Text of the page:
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10 Quotes Worth Re-Visiting

10 Quotes Worth Re-Visiting
Photo by KAL VISUALS / Unsplash

The Big Leap by Gay Hendricks is one of my favorites. I first read it in 2010, and it's been with me through the years. I've recommended it to friends, clients and colleagues.

A great book to nurturing our inner potential and spending more time in our 'zone of genius'. It discusses the 'upper limit' problem - that when we attain higher levels of success, we tend to self-sabotage to prevent enjoyment of that success.

Highlighted quotes from the Big Leap:

  • "If I argue for my limitations, I get to keep them. Ultimately we have to ask ourselves, “What’s the payoff for arguing forcefully for our limitations?"
  • “Fear is excitement without the breath... the very same mechanisms that produce excitement also produce fear, and any fear can be transformed into excitement by breathing fully with it."
Behind every communication problem is a sweaty ten-minute conversation you don’t want to have. 
  • ".. gifted and talented children. They get a lot of their parents’ attention, but they also get a strong subliminal message along with it: don’t shine too much, or you’ll make others feel bad or look bad."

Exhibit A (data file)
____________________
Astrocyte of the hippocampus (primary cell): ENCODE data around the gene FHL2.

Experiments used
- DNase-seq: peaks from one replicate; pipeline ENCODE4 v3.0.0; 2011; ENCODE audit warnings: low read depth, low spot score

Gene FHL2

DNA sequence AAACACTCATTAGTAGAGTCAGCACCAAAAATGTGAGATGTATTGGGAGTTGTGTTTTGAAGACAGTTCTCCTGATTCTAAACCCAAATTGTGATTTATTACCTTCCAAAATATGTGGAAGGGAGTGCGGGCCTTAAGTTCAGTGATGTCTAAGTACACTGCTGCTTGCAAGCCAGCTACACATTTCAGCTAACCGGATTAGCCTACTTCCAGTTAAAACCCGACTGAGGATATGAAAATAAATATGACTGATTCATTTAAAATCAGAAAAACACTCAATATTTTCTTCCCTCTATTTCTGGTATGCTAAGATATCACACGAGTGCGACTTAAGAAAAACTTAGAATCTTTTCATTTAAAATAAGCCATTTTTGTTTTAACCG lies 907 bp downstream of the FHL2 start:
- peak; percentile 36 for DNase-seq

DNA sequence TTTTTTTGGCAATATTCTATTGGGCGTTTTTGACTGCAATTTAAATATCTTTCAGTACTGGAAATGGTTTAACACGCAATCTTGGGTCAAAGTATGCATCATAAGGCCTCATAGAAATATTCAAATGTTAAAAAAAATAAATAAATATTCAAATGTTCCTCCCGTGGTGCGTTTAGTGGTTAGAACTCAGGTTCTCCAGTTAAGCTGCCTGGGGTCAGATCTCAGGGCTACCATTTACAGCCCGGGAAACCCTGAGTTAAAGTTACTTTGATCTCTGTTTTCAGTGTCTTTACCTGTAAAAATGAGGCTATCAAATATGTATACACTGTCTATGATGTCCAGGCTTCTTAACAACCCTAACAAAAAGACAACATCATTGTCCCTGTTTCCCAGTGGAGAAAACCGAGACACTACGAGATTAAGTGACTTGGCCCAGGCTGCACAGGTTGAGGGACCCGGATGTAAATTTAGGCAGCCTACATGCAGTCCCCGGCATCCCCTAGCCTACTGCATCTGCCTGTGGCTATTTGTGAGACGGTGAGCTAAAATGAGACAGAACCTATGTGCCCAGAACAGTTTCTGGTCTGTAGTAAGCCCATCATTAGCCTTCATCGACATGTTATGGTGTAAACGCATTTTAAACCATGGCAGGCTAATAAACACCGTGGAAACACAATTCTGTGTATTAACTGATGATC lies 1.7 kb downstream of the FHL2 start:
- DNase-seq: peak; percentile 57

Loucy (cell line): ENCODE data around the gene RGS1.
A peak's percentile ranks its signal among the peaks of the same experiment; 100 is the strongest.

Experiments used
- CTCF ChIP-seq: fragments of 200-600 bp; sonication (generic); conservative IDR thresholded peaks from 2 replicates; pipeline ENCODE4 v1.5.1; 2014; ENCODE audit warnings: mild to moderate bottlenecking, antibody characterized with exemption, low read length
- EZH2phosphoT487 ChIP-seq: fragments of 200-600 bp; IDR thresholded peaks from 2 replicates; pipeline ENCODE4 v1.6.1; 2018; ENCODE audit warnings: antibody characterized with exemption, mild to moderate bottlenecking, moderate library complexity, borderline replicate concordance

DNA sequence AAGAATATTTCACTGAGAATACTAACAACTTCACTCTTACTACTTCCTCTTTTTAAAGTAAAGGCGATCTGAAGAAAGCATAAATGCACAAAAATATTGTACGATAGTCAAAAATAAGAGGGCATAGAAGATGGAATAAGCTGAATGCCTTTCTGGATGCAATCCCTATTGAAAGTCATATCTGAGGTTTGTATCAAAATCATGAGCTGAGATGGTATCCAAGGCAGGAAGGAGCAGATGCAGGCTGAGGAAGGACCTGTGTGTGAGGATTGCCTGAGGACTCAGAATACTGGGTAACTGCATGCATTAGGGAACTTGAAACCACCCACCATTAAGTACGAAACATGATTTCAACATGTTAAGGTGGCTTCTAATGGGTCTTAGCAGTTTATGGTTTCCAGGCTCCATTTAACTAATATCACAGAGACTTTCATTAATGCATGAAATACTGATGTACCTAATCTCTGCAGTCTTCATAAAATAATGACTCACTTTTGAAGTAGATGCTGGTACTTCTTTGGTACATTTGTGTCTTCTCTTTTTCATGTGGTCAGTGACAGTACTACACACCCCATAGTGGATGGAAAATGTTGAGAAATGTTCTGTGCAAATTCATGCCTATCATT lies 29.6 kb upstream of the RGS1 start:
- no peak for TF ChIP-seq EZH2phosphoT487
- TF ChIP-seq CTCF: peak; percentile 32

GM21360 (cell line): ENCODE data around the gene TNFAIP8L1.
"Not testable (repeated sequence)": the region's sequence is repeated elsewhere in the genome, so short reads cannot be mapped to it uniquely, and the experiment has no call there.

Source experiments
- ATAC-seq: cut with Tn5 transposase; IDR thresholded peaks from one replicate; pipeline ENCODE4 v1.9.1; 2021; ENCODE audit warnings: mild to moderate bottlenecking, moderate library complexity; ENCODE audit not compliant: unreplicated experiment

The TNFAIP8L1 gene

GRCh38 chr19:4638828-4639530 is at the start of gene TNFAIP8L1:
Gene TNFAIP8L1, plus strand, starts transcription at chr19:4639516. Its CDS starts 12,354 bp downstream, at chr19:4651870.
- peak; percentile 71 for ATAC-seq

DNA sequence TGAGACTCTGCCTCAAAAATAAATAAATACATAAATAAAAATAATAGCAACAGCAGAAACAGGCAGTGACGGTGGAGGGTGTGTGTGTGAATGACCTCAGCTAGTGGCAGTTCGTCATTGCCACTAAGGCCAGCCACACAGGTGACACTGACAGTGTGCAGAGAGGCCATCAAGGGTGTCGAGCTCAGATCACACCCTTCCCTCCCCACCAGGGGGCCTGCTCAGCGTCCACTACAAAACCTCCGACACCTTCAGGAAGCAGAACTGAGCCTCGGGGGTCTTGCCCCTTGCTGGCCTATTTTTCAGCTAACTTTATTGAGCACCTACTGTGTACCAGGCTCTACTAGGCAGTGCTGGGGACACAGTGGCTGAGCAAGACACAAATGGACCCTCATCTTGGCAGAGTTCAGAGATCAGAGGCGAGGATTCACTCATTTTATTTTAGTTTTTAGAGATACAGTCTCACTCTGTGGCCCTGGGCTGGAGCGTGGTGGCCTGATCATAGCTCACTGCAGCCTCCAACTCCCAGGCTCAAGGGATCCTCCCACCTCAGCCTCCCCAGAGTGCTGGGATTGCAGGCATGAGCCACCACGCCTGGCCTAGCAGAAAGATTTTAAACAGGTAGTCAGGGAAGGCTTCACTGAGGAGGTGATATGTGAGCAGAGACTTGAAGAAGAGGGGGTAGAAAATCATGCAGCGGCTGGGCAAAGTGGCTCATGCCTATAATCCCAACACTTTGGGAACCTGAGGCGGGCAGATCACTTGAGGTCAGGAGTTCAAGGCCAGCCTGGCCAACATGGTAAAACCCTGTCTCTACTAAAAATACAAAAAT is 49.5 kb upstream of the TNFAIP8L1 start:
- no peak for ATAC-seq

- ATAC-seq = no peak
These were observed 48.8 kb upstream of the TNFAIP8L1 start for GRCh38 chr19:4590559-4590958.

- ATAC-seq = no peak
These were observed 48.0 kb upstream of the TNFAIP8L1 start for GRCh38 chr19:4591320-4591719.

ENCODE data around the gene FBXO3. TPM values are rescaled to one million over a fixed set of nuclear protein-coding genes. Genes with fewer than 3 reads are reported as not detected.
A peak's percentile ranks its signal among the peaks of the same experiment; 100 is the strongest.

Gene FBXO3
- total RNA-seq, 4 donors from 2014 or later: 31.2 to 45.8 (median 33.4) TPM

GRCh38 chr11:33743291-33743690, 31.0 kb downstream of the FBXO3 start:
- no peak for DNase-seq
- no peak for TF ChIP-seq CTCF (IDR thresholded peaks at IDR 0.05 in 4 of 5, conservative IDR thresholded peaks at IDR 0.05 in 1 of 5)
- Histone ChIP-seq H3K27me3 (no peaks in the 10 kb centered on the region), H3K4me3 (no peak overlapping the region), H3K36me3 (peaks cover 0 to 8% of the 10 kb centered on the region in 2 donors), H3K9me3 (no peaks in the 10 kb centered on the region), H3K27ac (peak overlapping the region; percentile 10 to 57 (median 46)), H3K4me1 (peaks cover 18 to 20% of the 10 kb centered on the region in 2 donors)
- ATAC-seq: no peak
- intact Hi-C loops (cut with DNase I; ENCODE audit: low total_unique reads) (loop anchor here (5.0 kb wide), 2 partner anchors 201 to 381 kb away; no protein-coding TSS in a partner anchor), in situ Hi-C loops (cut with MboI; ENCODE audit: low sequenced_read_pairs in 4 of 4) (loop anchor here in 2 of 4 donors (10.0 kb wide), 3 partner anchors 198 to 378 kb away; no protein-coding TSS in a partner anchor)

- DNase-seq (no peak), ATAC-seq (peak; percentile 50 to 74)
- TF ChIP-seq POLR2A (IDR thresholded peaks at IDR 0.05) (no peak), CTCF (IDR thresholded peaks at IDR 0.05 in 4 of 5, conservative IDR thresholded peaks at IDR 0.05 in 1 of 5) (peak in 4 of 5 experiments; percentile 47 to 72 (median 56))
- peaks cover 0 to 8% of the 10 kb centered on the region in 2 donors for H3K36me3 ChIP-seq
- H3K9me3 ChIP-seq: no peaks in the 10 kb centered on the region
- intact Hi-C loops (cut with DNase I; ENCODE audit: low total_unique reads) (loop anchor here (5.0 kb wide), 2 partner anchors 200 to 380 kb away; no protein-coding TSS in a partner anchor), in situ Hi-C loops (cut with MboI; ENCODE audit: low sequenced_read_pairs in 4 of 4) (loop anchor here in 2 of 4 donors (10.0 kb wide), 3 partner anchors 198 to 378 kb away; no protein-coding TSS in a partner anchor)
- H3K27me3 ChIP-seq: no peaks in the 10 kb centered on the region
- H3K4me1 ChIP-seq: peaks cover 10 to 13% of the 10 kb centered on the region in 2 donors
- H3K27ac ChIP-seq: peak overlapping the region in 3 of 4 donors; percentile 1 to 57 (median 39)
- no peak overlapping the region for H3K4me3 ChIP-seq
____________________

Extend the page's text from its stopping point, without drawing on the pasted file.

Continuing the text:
• If you don’t realize that each person is a 100 percent entity, you’re left with the impossible task of apportioning 100 percent among the participants in the conflict.
  • "When you hide feelings inside yourself, you start seeing them in other people."
Arguments are caused by two people (or two countries) racing to occupy the victim position in the relationship. 
  • "Two people may be locked in an angry conflict for weeks. When they get beneath the roiled surface of the issue, however, they discover that the real issue is that they’re both sad about something they’ve both kept hidden.
  • "An attitude of playful wonder is characteristic of people when they’re operating in the Zone of Genius. Your sincere commitment is the entry gate."
  • Relationship is the ultimate spiritual path, because it constantly presents us with the challenge to love and embrace in the very situations in which we’re most prone to shun and reject.